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Home Remedies for Dog Constipation

Written by Jay
BsC (Hons) Animal Behaviour & Welfare graduate with a passion for advocating for misunderstood animals.
Published on
Monday 25 October 2021
Last updated on
Tuesday 9 May 2023
dog constipation home remedies
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Most dogs suffer from constipation at least once in their lifetime. In most cases, their constipation is self-resolving and comes during times of stress, dehydration, or a lack of exercise. For these dogs, home remedies for dog constipation can help to get their gut back in action!

Dog constipation home remedies include canned pumpkin, wet dog food, and psyllium. These products are high in water content as well as fiber, making them very useful for bulking and softening your dog’s stool. But before you start adding pumpkin to your pet’s food, be sure to take the time to understand the causes and symptoms of dog constipation. And, as always, contact your vet right away if your dog’s constipation does not get better in 48 to 72 hours. Ready to learn more? Read on with us.

Causes of Dog Constipation

Constipation is a common problem for dogs and has many causes. In normal digestive processes, your dog’s waste moves through the intestines due to peristaltic waves, or muscle contractions. As the waste moves along the digestive tract, water is absorbed, finally leaving the remainder as stool. If this process slows down, the colon keeps absorbing water from the stool. This causes the stool to become hard, dry, and compacted.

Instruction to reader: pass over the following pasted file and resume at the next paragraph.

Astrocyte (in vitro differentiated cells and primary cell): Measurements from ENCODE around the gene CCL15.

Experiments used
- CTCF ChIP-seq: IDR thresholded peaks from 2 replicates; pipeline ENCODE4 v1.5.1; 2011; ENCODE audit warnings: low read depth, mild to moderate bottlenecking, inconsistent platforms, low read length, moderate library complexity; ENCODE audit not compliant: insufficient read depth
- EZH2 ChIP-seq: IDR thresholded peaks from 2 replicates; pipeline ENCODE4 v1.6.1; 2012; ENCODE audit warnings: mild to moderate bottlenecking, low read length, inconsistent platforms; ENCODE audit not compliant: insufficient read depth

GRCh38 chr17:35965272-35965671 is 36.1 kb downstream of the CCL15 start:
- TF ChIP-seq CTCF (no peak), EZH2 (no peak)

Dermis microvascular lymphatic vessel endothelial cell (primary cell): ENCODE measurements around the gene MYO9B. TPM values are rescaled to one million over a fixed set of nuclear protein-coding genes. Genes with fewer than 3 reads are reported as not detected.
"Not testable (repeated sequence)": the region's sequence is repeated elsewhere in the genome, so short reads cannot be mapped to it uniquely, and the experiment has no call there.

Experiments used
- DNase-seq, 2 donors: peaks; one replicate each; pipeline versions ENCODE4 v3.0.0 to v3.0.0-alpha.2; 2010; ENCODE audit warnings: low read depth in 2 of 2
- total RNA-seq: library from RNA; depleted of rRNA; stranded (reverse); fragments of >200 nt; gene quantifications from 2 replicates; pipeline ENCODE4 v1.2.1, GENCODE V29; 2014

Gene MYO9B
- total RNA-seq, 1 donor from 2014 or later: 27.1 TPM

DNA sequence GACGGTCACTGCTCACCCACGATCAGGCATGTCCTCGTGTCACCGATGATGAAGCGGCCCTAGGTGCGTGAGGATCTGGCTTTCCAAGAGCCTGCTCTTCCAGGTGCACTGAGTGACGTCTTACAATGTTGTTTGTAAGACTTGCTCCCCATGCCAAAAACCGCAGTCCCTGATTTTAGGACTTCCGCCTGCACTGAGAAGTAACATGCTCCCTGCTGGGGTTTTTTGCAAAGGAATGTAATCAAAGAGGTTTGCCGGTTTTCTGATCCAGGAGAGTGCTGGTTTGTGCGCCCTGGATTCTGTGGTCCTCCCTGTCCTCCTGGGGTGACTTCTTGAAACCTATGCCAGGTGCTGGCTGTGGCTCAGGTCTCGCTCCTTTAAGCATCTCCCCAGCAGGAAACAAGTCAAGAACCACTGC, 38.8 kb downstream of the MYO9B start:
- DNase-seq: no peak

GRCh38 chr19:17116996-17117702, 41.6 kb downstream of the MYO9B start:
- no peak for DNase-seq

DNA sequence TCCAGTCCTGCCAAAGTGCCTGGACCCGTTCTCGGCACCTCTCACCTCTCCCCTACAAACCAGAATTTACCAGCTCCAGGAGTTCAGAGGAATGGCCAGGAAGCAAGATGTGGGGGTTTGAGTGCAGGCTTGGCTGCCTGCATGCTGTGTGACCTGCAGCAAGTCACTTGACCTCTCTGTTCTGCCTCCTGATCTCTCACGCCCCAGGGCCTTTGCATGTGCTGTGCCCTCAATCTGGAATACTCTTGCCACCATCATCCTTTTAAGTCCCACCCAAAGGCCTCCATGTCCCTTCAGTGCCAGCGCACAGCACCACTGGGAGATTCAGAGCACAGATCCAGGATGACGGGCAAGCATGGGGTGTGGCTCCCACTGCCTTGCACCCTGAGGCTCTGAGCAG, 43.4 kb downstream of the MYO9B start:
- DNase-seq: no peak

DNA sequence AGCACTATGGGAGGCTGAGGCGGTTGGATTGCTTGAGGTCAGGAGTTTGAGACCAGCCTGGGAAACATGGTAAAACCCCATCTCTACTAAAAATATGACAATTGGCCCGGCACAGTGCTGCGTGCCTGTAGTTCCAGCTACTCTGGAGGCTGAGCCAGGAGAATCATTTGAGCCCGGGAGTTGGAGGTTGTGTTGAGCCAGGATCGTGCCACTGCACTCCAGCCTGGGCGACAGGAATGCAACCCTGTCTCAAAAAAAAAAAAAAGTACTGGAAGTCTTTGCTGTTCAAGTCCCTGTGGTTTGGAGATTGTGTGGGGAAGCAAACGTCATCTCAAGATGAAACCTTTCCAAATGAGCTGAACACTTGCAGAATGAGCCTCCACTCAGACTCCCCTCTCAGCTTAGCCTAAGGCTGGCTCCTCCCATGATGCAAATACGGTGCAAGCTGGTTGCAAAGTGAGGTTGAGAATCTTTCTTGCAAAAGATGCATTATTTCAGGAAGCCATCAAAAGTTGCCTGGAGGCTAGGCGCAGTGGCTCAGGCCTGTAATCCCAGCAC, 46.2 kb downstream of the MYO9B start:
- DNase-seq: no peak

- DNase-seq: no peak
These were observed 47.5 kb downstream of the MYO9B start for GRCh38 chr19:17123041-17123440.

Some of the most common causes of dog constipation include a lack of exercise, a lack of fiber in the diet, a poor diet, dehydration, and stress. However, many other conditions can lead to constipation. For example, hypothyroidism, renal issues, anal gland problems, spinal injuries, and tumors may contribute to your dog’s constipation issues. In some cases, blockages in the digestive tract will cause severe constipation, which can be life-threatening. Because so many conditions can cause constipation, it’s important that you monitor your dog for any other symptoms of illness.

Some veterinary medicines can cause constipation in dogs. If your dog has been prescribed antihistamines, sucralfate, diuretics, or narcotic pain relievers, speak to your vet about your dog’s side effects. Some dogs suffer from constipation after surgery, too. This is because general anesthesia can temporarily slow down the intestinal tract. If you have any concerns about your dog’s recovery from surgery, always call your vet for advice.

Common Symptoms of Dog Constipation

While the symptoms of constipation might appear obvious, there are some symptoms that go unmissed by pet parents. The most obvious sign is when your dog strains to go to the toilet with little or no result. This might become painful for your dog, causing them to vocalize or appear uncomfortable. Your dog’s stool may be hard and pebble-like, too. In contrast, though, a constipated dog might produce liquid, mucus, or blood along with their stool – not all of the feces of constipated dogs will be hard. You may observe your pup circling a lot, scooting their bottom on the floor, or squatting frequently as if trying to go to the toilet.

In severe cases, your dog might not go to the toilet for more than one day. If your dog goes 48 to 72 hours without any bowel movements, it’s time to call your vet. A serious digestive blockage could be at play, which can be life-threatening for dogs. You should also contact your vet if your dog shows signs of abdominal pain. Your dog might have a tense, painful abdomen, causing them to cry or snap if you press on their back or stomach.

Dogs normally don’t take a long time to pass feces – making constipation in dogs very evident.